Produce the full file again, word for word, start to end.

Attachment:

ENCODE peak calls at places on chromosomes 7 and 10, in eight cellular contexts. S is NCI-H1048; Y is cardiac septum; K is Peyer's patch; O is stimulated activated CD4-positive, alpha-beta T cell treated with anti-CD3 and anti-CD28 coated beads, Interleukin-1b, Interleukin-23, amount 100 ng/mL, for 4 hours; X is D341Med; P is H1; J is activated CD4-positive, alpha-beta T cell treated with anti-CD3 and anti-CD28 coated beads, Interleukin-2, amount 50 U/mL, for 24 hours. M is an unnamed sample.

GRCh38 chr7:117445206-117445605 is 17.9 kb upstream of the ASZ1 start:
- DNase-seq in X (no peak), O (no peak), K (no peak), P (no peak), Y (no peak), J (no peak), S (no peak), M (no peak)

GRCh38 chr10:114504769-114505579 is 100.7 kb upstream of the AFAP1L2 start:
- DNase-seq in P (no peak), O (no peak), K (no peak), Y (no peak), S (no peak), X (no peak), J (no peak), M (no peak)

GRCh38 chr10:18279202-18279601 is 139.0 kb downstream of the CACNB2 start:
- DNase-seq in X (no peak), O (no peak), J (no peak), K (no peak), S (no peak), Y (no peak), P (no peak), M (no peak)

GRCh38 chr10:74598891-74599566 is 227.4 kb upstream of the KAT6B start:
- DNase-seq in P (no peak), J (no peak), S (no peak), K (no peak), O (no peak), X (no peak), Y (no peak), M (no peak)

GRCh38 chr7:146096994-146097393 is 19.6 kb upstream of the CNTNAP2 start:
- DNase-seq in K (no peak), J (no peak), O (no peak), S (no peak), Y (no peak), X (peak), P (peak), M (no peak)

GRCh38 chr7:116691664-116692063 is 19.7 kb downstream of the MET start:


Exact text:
ENCODE peak calls at places on chromosomes 7 and 10, in eight cellular contexts. S is NCI-H1048; Y is cardiac septum; K is Peyer's patch; O is stimulated activated CD4-positive, alpha-beta T cell treated with anti-CD3 and anti-CD28 coated beads, Interleukin-1b, Interleukin-23, amount 100 ng/mL, for 4 hours; X is D341Med; P is H1; J is activated CD4-positive, alpha-beta T cell treated with anti-CD3 and anti-CD28 coated beads, Interleukin-2, amount 50 U/mL, for 24 hours. M is an unnamed sample.

GRCh38 chr7:117445206-117445605 is 17.9 kb upstream of the ASZ1 start:
- DNase-seq in X (no peak), O (no peak), K (no peak), P (no peak), Y (no peak), J (no peak), S (no peak), M (no peak)

GRCh38 chr10:114504769-114505579 is 100.7 kb upstream of the AFAP1L2 start:
- DNase-seq in P (no peak), O (no peak), K (no peak), Y (no peak), S (no peak), X (no peak), J (no peak), M (no peak)

GRCh38 chr10:18279202-18279601 is 139.0 kb downstream of the CACNB2 start:
- DNase-seq in X (no peak), O (no peak), J (no peak), K (no peak), S (no peak), Y (no peak), P (no peak), M (no peak)

GRCh38 chr10:74598891-74599566 is 227.4 kb upstream of the KAT6B start:
- DNase-seq in P (no peak), J (no peak), S (no peak), K (no peak), O (no peak), X (no peak), Y (no peak), M (no peak)

GRCh38 chr7:146096994-146097393 is 19.6 kb upstream of the CNTNAP2 start:
- DNase-seq in K (no peak), J (no peak), O (no peak), S (no peak), Y (no peak), X (peak), P (peak), M (no peak)

GRCh38 chr7:116691664-116692063 is 19.7 kb downstream of the MET start: